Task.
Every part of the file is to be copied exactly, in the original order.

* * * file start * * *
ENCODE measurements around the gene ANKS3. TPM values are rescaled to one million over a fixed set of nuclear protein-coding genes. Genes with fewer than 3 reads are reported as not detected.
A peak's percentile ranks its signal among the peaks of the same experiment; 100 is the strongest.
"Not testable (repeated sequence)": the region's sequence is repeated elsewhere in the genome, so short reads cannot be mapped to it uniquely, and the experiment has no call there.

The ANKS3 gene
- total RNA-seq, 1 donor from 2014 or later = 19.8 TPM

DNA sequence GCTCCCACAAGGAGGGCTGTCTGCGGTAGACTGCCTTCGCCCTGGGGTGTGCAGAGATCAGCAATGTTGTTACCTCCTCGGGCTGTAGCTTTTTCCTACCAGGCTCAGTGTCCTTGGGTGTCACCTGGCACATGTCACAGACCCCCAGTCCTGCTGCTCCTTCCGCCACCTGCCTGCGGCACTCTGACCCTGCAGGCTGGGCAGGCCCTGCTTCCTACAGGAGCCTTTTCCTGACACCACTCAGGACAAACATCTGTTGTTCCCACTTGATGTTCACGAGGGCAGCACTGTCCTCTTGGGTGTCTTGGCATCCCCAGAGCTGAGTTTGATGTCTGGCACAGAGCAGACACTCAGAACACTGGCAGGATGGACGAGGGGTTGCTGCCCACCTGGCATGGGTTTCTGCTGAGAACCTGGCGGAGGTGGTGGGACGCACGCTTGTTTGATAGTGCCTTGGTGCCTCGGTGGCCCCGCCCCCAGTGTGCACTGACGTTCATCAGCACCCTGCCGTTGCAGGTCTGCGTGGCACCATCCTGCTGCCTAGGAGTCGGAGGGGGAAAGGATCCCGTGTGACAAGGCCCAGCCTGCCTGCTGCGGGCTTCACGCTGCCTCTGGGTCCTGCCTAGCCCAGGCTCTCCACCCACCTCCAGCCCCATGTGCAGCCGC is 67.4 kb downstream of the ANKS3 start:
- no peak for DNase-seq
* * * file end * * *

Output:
ENCODE measurements around the gene ANKS3. TPM values are rescaled to one million over a fixed set of nuclear protein-coding genes. Genes with fewer than 3 reads are reported as not detected.
A peak's percentile ranks its signal among the peaks of the same experiment; 100 is the strongest.
"Not testable (repeated sequence)": the region's sequence is repeated elsewhere in the genome, so short reads cannot be mapped to it uniquely, and the experiment has no call there.

The ANKS3 gene
- total RNA-seq, 1 donor from 2014 or later = 19.8 TPM

DNA sequence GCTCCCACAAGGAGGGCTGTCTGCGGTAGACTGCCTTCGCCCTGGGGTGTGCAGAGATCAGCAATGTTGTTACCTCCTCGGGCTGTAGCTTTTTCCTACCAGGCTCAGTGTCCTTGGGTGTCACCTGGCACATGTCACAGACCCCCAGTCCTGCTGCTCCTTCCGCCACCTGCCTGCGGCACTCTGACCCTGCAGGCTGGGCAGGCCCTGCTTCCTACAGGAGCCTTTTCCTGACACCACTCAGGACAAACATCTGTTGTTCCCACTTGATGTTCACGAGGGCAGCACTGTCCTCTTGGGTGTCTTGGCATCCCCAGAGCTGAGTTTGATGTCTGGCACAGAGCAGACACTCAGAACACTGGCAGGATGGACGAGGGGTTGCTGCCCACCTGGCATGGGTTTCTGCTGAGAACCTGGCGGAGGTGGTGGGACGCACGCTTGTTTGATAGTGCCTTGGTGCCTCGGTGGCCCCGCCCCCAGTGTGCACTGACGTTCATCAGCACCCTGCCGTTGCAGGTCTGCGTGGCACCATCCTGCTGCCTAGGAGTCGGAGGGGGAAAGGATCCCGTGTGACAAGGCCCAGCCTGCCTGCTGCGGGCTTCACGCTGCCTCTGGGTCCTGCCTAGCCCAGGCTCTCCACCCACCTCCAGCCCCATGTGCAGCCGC is 67.4 kb downstream of the ANKS3 start:
- no peak for DNase-seq